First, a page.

His daughter is played by the adorable Ann Rutherford.
There is a good print at YouTube, apparently recorded from a presentation by AMC. I highly recommend "The Lawless Nineties."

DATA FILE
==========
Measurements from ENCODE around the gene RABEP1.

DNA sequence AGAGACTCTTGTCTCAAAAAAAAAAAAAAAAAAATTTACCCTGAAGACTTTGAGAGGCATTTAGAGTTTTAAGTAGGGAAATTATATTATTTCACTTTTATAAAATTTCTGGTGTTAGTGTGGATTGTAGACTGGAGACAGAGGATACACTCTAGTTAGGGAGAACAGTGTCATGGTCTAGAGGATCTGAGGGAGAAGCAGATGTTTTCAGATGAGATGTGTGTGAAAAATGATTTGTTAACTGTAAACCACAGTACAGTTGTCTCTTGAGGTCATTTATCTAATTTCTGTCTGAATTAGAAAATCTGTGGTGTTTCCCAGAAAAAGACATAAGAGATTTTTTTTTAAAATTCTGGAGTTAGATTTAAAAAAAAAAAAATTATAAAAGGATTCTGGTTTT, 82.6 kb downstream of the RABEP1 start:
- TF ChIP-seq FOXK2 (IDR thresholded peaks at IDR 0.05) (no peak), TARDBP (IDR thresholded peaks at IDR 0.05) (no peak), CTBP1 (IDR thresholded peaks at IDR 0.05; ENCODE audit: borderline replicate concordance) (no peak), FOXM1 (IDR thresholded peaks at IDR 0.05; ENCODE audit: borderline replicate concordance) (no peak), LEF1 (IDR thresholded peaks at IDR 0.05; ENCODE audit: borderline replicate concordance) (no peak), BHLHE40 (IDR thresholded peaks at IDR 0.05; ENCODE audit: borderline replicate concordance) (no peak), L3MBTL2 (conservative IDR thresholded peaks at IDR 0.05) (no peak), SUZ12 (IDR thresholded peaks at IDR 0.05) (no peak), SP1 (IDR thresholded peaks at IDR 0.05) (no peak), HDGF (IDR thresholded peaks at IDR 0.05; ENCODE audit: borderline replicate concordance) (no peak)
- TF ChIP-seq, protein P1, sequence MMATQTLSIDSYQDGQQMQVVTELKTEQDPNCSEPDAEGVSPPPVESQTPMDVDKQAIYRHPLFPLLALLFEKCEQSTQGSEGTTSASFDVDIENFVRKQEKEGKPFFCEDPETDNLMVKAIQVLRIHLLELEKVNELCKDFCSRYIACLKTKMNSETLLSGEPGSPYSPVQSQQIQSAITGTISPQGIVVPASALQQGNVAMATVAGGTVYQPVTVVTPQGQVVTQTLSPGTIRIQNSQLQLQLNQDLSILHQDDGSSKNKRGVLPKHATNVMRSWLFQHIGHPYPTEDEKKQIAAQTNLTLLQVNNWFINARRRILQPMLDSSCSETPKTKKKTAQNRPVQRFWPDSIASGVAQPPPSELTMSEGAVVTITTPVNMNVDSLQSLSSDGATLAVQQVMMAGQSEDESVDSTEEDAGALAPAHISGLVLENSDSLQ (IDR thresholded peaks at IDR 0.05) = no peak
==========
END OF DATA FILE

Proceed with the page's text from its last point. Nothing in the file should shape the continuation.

Good golly, Miss Molly!1890 Wyoming is pictured as more violent than 'bleeding' Kansas. Looks like the outlaws may outnumber the law-abiding citizens, burning them out to make them leave, and turning prospective residents away at the borders. It's looking like Wyoming is well on the way to being populated by only terrorists and other miscreants! I hope you don't take this as a history lesson! The real Wyoming was nothing like this, but this image provides the setting for an exciting John Wayne western. Of course, there are shootings, horse chases, and fist fights, and the occasional stick of dynamite........The man behind much of the violence is one Charles Plummer(Harry Woods) who, ironically, masquerades as the Chairman of the Committee on Law and Order!! His 'field general', who actually supervises misdeeds, is Steele(Al Bridge). In contrast to Plummer, he actually looks like an archetypical outlaw.........Having heard of the situation, an official of the U.S. Justice Department sends John Wayne and his friend Bridger (Lane Chandler) to investigate and do what they can to minimize the influence of the criminal element in the coming referendum to determine if residents want Wyoming to become a state. This official claims that if it becomes a state, the criminal element will virtually vanish.(Maybe)........George 'Gabby' Hays, as Major Carter, back in Virginia, for some strange reason, got exciting about the situation in Wyoming, and decided to buy the Crocket City Blaze(newspaper), and become it's editor, espousing the advantages of statehood. His eligible daughter, Janet(Ann Rutherford), came along with him to assist him. Besides, the male/female ratio there was much more favorable. Of course, she eventually becomes Wayne's love interest, despite an abrasive introduction. Plummer warns Carter that the last editor was shot dead in his office. But, this doesn't dissuade Carter from printing inflammatory editorials.....To provide a bit of comic relief, 2 African Americans are included: 'Snowflake' Toones, as Moses, arrived as the driver of the buggy carrying the Carters from Virginia. He will continue to serve them. Etta McDaniel, sister of the Oscar winning Hattie McDaniel, plays Mandy Lou: a domestic, who occasionally has a conversation with Moses, as the only 2 African Americans in the community. Moses provides the comic looks and dialogue. Some of you may not appreciate the racial stereotypes...... As often happens in westerns, the damsel loses her significant other, often her father, thus symbolically, this opens wider the door for a new significant other(the hero).......Don't expect to find George Hays in his mode as a grizzled, charismatic, sidekick. As in some other of his early film roles, here he keeps his teeth, providing no hint of his speech manner as Gabby. Here, he's a refined gentleman of letters, with no time for foolishness... See it at YouTube.!